Over the years, activists have voiced concern in cities from Miami to Spokane, Wash.

Some activists say that such enforcement actions violate the U.S. Constitution's Fourth Amendment, which protects against unreasonable searches and seizures.

The ACLU of Florida said it was investigating what happened at the Fort Lauderdale bus station. "We are extremely concerned with the contents of this video," it said in a statement.

"Immigration raids yield to unconstitutional practices that can violate the right to equal protection and the Fourth Amendment by coercing vulnerable individuals to submit to interrogations about their citizenship and immigration status, conducting unreasonable searches and seizure and targeting people of color," the statement said.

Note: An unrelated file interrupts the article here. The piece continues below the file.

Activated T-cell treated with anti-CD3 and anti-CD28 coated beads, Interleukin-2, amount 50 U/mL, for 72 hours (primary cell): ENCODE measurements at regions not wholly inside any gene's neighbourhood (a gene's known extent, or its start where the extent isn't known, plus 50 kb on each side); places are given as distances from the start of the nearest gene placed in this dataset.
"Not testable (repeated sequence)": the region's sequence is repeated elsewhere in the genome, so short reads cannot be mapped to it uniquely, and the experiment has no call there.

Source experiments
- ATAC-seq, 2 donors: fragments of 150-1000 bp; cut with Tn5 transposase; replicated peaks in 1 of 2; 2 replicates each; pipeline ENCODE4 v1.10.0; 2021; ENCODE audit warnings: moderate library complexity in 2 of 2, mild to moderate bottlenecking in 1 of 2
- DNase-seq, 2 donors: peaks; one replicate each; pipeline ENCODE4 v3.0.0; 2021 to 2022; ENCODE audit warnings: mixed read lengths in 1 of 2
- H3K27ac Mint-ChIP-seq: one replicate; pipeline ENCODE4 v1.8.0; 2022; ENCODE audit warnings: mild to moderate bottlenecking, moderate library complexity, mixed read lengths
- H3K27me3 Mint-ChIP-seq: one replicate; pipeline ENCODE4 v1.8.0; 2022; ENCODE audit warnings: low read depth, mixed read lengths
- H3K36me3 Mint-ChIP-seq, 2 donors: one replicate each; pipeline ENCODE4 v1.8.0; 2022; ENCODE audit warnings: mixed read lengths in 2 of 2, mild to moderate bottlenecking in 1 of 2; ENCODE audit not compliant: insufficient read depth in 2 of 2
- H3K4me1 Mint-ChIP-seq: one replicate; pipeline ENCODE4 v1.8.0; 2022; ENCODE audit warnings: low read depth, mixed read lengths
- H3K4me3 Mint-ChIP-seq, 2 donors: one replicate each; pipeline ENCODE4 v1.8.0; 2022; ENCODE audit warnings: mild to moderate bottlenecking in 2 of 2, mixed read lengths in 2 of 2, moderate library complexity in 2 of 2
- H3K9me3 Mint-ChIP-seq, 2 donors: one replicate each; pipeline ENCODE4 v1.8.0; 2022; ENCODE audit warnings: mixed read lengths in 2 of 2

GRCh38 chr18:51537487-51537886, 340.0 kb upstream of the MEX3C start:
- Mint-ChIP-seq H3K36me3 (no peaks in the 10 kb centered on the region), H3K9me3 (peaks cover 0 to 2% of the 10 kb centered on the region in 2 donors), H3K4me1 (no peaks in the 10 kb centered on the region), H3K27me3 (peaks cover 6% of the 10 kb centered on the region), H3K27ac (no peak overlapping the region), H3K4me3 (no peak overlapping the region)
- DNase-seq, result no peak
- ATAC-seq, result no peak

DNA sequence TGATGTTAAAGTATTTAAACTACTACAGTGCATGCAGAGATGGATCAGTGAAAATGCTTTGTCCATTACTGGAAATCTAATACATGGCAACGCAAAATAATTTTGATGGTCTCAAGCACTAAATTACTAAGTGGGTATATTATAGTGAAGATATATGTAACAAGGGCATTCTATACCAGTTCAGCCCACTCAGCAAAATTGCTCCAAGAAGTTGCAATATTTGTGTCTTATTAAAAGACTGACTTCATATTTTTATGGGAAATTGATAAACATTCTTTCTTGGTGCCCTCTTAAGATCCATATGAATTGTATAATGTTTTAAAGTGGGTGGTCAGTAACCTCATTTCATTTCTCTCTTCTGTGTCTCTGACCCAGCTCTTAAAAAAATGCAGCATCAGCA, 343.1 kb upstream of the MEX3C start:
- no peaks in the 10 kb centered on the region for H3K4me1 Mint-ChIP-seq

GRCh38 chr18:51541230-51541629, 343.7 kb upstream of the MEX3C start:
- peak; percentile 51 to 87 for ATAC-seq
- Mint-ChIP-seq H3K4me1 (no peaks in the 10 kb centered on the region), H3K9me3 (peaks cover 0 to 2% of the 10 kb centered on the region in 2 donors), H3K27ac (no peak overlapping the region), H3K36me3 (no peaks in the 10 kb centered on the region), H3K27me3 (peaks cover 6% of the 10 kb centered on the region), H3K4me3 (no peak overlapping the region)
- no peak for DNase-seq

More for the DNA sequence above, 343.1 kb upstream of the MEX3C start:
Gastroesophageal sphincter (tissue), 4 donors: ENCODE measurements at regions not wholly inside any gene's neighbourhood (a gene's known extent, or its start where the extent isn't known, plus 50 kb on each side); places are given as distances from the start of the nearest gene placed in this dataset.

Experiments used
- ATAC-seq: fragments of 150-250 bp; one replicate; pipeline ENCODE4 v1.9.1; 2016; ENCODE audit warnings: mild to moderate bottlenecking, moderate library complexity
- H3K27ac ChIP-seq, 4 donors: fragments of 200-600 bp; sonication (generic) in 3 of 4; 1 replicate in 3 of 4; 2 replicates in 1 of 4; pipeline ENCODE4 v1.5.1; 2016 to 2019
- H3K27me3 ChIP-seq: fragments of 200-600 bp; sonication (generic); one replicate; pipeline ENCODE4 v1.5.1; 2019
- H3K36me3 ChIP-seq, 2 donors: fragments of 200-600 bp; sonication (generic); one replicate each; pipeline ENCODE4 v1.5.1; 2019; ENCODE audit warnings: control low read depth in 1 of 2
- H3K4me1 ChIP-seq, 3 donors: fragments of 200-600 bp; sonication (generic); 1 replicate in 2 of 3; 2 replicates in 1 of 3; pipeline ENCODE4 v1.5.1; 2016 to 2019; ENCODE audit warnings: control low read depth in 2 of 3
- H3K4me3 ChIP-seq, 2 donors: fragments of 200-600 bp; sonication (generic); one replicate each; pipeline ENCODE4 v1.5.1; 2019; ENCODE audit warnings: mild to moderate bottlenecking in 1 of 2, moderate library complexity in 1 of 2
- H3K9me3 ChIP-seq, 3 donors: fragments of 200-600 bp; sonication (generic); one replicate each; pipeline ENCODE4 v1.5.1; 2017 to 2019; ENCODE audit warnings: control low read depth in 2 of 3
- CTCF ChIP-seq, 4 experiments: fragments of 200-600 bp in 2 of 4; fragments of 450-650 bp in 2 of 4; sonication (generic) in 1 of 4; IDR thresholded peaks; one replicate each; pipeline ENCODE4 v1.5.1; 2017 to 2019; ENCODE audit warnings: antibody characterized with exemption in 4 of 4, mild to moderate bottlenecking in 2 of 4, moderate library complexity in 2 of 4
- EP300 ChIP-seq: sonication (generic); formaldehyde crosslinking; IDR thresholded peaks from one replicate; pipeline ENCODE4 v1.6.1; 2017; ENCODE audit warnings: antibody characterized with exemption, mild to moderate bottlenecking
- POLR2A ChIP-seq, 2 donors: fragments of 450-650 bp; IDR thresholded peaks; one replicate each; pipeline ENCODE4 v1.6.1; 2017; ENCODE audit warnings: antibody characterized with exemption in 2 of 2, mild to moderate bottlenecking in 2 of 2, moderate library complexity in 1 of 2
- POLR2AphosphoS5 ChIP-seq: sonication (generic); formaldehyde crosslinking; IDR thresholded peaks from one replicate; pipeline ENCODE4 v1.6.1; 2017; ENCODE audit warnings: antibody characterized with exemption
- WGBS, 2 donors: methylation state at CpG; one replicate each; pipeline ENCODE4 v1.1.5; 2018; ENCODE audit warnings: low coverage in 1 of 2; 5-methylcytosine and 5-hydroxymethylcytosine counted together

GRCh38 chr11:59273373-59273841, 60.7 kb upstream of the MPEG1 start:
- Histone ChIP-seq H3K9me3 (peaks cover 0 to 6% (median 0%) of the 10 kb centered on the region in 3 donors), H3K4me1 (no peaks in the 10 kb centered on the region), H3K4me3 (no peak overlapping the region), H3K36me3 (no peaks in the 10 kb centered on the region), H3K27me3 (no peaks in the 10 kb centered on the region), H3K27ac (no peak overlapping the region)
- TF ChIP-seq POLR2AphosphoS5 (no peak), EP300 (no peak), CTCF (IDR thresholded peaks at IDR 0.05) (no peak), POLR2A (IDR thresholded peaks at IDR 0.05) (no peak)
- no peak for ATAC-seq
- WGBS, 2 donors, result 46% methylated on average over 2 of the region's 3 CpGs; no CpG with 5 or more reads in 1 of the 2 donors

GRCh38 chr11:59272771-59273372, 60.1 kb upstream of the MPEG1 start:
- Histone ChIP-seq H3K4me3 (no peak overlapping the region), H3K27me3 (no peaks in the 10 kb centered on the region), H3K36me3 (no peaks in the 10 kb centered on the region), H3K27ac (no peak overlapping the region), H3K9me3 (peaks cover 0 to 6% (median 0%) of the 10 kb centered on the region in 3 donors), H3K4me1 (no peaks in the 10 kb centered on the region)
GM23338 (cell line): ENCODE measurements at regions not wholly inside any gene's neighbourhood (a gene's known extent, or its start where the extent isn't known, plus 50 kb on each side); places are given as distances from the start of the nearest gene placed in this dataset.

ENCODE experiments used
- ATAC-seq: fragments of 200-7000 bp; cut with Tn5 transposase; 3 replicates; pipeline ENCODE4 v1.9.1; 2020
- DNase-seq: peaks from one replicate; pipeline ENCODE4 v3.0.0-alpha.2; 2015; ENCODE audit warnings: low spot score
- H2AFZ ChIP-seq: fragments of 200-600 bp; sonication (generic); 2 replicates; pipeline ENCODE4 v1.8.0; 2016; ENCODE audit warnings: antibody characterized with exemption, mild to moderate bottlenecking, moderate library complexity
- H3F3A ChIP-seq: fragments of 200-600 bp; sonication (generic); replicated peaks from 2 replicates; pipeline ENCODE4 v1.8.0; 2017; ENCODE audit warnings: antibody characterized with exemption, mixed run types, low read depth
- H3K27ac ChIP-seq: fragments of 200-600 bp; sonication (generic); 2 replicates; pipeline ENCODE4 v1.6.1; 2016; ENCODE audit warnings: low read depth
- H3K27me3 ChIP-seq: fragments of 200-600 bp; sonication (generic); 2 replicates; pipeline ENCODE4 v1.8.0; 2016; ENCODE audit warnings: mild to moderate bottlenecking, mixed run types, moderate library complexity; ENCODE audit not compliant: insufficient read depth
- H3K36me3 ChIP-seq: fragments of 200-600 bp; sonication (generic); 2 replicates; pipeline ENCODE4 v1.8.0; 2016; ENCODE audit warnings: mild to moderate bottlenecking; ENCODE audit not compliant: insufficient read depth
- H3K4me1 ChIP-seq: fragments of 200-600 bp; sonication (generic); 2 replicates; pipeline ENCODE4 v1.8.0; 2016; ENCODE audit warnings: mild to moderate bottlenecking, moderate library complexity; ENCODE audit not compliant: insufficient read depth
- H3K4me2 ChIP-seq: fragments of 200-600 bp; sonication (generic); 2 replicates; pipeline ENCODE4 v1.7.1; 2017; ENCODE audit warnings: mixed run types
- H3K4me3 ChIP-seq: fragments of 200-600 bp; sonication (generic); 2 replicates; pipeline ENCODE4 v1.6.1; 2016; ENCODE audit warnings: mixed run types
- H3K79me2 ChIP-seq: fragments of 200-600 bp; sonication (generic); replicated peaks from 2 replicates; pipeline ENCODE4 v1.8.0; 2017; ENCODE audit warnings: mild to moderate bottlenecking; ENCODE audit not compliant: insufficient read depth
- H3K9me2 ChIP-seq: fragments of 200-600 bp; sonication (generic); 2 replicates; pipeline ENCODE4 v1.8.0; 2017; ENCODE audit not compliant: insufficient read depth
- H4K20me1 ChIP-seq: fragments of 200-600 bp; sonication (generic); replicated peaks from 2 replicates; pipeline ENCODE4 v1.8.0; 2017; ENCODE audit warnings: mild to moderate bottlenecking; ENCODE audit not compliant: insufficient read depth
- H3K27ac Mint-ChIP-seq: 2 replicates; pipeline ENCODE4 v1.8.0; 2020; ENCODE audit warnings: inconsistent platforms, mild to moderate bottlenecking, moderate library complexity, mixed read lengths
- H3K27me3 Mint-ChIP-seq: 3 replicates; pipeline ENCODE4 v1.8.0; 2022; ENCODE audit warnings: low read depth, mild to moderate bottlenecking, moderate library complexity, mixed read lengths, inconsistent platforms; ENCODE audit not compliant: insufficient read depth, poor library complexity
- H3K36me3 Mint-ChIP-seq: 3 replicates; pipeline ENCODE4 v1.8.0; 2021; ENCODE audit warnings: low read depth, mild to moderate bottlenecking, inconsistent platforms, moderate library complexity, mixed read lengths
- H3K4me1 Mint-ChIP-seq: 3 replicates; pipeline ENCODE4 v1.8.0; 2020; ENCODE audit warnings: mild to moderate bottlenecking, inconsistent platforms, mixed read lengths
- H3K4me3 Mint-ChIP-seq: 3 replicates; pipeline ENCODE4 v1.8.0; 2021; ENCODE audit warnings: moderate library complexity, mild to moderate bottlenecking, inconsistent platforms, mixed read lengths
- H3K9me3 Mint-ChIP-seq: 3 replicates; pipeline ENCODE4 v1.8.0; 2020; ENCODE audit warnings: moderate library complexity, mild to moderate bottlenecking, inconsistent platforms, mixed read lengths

Customs and Border Protection officials say they are following federal regulations. The Immigration and Nationality Act allows immigration officers to conduct searches, without a warrant, within 100 miles of any U.S. border. The entire state of Florida is within 100 miles of the coast.

With tickets from Orlando to Miami selling from as little as $28, Greyhound is a popular means of travel for many poor, working people, including immigrants. Many do not have driver's licenses.

Border Patrol agents should not be allowed to board private Greyhound buses to question travelers without a judicial warrant, said Isabel Sousa-Rodriguez, membership director for the Florida Immigrant Coalition.